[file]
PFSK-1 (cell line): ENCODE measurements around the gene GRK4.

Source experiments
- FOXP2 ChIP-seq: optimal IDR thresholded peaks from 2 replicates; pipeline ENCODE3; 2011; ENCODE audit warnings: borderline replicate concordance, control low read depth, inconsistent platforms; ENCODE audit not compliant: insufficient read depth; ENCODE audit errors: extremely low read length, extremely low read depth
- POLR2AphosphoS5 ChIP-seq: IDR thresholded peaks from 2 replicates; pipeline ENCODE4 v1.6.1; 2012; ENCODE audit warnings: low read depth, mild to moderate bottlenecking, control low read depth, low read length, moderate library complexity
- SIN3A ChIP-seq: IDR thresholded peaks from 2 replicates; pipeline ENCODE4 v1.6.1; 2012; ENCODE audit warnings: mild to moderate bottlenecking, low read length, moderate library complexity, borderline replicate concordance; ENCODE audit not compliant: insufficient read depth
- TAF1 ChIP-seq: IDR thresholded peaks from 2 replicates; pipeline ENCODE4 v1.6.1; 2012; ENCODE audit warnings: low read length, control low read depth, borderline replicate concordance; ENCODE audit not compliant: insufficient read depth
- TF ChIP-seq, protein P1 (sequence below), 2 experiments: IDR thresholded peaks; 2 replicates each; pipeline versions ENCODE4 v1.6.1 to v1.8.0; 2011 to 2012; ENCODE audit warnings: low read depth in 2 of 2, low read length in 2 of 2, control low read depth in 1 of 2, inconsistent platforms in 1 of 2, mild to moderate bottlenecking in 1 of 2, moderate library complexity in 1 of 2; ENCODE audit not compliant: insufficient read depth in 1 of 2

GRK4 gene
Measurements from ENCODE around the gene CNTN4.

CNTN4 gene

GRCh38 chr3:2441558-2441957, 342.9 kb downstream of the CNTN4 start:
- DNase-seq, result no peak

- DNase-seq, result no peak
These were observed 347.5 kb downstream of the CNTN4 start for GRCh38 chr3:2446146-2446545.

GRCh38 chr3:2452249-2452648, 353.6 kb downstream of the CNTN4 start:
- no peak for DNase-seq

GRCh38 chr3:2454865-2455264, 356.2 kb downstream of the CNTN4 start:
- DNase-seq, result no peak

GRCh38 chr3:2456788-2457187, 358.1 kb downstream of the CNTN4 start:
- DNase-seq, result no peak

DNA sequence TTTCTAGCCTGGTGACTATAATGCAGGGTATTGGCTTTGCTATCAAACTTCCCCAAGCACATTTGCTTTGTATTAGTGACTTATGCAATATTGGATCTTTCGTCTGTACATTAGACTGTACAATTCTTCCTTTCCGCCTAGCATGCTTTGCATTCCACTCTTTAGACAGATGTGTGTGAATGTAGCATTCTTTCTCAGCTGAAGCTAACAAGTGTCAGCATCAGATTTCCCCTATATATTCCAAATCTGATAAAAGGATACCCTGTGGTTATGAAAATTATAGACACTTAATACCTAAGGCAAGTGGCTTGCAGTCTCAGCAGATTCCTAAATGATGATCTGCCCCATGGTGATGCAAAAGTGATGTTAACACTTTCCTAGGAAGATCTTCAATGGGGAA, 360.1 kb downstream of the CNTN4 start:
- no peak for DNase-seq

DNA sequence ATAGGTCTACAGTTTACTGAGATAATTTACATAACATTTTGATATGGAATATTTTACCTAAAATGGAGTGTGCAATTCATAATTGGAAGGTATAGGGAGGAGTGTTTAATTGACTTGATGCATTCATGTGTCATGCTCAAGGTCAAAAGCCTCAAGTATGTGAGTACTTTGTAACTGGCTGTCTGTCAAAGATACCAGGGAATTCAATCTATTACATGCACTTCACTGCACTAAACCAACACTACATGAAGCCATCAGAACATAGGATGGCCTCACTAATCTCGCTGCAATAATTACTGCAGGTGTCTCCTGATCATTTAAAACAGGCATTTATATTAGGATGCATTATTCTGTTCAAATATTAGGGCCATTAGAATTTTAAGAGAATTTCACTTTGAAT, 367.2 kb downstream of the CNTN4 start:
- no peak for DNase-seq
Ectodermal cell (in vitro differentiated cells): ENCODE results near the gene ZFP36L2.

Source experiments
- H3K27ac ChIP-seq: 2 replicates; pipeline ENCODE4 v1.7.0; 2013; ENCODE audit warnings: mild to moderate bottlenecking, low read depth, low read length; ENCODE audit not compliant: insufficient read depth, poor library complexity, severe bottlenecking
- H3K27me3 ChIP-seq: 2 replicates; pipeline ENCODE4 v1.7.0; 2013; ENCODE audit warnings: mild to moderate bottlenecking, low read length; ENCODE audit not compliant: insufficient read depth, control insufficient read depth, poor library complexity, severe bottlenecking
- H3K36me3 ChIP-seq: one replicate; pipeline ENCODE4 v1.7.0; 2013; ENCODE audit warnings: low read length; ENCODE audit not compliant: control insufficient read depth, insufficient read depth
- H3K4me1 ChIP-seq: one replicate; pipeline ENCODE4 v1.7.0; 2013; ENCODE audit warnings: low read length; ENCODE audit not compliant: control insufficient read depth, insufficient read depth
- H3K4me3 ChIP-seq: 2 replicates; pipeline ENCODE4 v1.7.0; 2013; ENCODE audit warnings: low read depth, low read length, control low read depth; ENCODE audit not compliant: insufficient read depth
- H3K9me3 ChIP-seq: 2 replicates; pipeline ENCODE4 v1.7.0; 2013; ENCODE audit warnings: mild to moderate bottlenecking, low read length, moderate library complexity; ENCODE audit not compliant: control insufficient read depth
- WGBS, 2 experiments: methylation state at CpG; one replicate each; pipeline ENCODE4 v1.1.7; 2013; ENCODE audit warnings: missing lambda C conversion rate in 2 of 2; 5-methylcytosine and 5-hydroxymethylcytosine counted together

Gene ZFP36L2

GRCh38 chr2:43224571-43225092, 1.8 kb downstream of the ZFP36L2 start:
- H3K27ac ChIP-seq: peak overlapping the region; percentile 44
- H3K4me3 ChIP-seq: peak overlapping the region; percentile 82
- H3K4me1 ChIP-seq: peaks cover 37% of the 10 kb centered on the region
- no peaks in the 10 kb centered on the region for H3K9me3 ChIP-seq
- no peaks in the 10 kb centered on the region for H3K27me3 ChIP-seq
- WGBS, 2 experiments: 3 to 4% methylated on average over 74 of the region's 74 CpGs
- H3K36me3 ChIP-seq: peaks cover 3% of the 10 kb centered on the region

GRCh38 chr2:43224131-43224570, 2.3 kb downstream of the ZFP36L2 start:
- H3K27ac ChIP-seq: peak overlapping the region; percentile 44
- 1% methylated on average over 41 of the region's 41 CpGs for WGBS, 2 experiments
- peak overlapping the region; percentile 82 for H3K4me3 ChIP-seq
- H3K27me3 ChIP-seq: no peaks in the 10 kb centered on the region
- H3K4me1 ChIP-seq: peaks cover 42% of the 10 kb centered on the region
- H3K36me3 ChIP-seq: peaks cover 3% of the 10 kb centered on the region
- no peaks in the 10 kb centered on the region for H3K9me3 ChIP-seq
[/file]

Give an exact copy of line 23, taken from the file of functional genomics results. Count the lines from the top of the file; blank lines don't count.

DNA sequence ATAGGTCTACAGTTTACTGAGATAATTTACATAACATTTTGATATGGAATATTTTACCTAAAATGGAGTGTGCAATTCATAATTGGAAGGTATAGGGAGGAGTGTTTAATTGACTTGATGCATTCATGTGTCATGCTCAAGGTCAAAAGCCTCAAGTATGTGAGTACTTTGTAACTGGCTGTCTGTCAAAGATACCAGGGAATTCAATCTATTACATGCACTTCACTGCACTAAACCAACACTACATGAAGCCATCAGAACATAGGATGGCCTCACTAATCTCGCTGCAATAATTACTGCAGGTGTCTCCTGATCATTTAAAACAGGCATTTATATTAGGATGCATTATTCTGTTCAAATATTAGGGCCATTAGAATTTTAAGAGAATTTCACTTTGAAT, 367.2 kb downstream of the CNTN4 start: